Financial Drivers and Inhibitors of Circular Economy Business


Despite the finance industry’s growing interest towards and crucial role in pursuing sustainable development, scholars’ interest in the connection of finance and sustainability, the Circular Economy’s nature as a possible enabler of sustainable development, and the re-search presenting multiple financial barriers to Circular Economy Business, there has been significantly little interest and detailed research about how finance can affect the large-scale transition to a more Circular Economy. The main purpose of this study was to contribute to filling that gap in the literature and hereby provide researchers and practitioners answers through the following objective. The twofold objective of this study was to identify what financial factors drive and/or inhibit transitioning to and operating by CE principles and how, and what characteristics of CE business and CE companies drive and/or inhibit their attractiveness as an investment or a debtor and how.

Towards addressing the research objective, an explorative and qualitative study of the underlying issues was carried out. As a choice of analysis methodology, an iterative thematic analysis utilizing systematic combining and an extremely diverse set of both primary and secondary data was conducted. The data set consisted of Focus Group Discussions, observation data, secondary interviews and meetings, practitioner research reports and media data, originally produced between 2013 and 2020. The sources of data included experts amongst both practitioners and researchers from various relevant stakeholder groups: e.g. academics, CE company executives, regulators, legislators, financiers, NPOs and different kinds of interest groups were represented in the data.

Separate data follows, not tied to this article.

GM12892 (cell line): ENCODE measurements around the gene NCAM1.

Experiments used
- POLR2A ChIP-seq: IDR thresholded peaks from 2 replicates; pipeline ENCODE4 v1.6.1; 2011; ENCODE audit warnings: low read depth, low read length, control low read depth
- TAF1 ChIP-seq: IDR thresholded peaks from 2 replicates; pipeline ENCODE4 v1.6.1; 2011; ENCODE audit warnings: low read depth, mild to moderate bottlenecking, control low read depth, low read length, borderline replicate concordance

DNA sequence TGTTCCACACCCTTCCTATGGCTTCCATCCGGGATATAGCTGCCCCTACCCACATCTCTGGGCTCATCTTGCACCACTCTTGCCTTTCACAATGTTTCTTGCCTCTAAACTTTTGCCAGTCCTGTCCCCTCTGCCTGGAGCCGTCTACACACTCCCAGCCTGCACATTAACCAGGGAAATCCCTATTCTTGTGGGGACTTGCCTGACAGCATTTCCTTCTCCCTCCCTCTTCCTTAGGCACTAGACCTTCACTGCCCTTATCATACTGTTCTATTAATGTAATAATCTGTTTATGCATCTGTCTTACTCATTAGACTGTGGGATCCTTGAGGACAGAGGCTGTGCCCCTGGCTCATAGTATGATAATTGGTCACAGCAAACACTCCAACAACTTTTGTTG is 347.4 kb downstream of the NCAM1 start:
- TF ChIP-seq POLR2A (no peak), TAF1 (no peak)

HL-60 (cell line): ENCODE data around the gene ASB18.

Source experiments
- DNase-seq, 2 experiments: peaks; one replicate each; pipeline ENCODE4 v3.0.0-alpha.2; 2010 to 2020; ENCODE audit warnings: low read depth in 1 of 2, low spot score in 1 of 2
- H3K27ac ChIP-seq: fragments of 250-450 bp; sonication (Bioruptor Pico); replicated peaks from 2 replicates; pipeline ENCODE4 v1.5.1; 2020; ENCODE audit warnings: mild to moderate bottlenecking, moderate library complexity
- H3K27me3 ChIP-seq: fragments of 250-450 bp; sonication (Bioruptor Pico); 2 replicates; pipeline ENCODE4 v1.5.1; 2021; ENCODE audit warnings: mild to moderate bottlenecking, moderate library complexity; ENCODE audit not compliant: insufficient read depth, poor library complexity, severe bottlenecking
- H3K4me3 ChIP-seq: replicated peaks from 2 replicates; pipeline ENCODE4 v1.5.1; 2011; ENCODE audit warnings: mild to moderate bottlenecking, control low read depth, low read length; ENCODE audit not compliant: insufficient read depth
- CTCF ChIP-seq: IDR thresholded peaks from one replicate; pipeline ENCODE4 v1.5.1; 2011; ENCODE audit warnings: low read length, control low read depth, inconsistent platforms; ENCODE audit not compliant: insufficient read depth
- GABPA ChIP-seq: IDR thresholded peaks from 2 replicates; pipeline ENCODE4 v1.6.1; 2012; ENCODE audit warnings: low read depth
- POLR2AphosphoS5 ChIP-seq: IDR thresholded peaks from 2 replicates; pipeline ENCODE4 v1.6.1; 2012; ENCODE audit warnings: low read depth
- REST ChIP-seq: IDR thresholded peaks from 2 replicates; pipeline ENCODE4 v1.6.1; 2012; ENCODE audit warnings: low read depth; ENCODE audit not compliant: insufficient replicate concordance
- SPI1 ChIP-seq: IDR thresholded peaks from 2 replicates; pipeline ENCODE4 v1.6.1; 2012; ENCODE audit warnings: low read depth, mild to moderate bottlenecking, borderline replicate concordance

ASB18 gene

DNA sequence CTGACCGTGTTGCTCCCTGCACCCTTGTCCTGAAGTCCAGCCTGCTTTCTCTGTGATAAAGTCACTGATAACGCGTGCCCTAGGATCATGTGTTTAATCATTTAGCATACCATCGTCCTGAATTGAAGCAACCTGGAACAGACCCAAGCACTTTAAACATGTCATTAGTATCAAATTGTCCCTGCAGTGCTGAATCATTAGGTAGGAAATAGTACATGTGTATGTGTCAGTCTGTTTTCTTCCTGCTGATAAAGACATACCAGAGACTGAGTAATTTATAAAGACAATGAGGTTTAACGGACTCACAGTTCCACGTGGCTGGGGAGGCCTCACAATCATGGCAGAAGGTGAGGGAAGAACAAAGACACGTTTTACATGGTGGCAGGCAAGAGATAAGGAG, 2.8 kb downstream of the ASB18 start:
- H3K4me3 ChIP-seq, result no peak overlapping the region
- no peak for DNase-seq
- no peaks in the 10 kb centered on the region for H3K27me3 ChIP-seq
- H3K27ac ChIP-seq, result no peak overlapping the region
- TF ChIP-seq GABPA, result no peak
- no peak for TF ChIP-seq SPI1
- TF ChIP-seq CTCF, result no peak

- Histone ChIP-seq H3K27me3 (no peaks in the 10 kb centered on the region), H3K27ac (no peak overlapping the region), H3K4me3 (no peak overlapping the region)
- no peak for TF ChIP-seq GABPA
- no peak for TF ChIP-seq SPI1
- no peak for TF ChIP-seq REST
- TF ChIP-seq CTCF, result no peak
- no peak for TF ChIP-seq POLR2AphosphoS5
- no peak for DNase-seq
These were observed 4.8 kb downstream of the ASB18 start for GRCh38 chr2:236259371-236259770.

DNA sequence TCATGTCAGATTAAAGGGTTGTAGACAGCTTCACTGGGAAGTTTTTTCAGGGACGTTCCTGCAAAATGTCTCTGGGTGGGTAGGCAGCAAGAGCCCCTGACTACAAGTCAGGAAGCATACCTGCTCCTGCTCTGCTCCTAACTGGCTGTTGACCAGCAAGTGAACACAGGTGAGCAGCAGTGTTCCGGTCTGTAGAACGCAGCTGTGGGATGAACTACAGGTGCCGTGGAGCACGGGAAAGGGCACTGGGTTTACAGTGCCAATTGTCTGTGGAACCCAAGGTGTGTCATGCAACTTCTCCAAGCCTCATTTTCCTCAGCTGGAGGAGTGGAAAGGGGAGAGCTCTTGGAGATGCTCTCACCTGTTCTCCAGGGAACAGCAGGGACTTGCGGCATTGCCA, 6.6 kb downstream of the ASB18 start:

As a result, a framework of the identified financial factors affecting both transitioning to and operating by CE principles and CE business’s attractiveness as investment was constructed. Also, a total of 44 propositions were derived on how each factor drives and/or inhibits the said subjects, indicating that there currently are more financial inhibitors than drivers to CE. The factors and the propositions were categorized into Sources of financing, Criteria for financing and Subjects of financing, of which the Criteria for financing contained the most driving and/or inhibiting factors.

The study provides also pragmatic guidance on what practitioners can do to contribute to CE becoming a better-established paradigm of operation. To address regulators and legislators, the role of the public sector in making the playing field level for CE businesses using financial incentives, public funding organizations, procurement, legislation, and taxation is highlighted. For company executives operating by or planning to operate by CE principles, the results imply that they should pay significant attention to the profitability and financial vi-ability of their Circular Business Models and to recognizing and mitigating the risks typical to CE business, such as market, technology, cash flow, supply chain, regulatory and end-client credit risk. For financiers, it is implied that the currently used financial risk and value assessment models used are in the need of renewing due to their unfitness for assessing CE business and that CE contains a potential business opportunity to be exploited. For the agenda of future research, it is recommended that the specifics behind the prevailing financial models’ unfitness to CE, the means to distribute investments, other resources and risks fairly within Circular supply chains and the relationship between Socially Responsible Investing and CE are investigated further.

Author: Arttu Saarinen, Tampere University

Published: Tampere University (pdf)

Potential beneficiaries of the results: Ministries, companies, research and development organizations

More information: 

Leena Aarikka-Stenroos

Arttu Saarinen